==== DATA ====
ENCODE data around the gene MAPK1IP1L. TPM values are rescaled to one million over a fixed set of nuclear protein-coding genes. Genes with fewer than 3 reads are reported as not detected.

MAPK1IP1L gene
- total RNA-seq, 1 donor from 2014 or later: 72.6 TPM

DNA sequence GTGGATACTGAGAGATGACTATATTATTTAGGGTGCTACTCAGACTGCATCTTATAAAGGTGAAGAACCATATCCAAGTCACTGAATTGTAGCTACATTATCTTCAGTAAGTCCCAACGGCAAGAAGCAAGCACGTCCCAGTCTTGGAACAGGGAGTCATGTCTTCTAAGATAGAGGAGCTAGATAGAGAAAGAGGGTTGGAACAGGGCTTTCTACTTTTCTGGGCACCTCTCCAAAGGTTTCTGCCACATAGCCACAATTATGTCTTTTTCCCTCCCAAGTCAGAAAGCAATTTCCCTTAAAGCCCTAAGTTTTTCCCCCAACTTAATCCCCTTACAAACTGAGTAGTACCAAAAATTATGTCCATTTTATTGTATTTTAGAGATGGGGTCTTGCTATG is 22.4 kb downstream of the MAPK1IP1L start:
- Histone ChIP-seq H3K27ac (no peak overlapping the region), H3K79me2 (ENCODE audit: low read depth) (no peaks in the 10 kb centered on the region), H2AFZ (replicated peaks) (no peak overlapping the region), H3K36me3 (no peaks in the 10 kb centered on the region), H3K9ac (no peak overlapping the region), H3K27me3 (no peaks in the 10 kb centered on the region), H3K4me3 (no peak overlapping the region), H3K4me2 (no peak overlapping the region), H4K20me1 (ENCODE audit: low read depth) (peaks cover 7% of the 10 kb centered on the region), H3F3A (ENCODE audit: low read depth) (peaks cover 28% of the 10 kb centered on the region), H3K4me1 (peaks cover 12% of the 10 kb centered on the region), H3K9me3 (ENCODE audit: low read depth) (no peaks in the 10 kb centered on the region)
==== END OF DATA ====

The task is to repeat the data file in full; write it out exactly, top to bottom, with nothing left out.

ENCODE data around the gene MAPK1IP1L. TPM values are rescaled to one million over a fixed set of nuclear protein-coding genes. Genes with fewer than 3 reads are reported as not detected.

MAPK1IP1L gene
- total RNA-seq, 1 donor from 2014 or later: 72.6 TPM

DNA sequence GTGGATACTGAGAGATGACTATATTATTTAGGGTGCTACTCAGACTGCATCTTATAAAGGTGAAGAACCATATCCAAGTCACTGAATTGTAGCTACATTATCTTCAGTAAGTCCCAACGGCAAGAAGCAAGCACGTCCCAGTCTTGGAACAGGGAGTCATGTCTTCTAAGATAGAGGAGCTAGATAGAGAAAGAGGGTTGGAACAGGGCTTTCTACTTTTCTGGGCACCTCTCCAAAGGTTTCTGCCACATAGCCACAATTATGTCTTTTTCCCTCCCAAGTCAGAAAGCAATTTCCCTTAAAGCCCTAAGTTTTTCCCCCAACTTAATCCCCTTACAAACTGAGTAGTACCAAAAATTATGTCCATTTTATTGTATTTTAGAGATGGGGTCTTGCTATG is 22.4 kb downstream of the MAPK1IP1L start:
- Histone ChIP-seq H3K27ac (no peak overlapping the region), H3K79me2 (ENCODE audit: low read depth) (no peaks in the 10 kb centered on the region), H2AFZ (replicated peaks) (no peak overlapping the region), H3K36me3 (no peaks in the 10 kb centered on the region), H3K9ac (no peak overlapping the region), H3K27me3 (no peaks in the 10 kb centered on the region), H3K4me3 (no peak overlapping the region), H3K4me2 (no peak overlapping the region), H4K20me1 (ENCODE audit: low read depth) (peaks cover 7% of the 10 kb centered on the region), H3F3A (ENCODE audit: low read depth) (peaks cover 28% of the 10 kb centered on the region), H3K4me1 (peaks cover 12% of the 10 kb centered on the region), H3K9me3 (ENCODE audit: low read depth) (no peaks in the 10 kb centered on the region)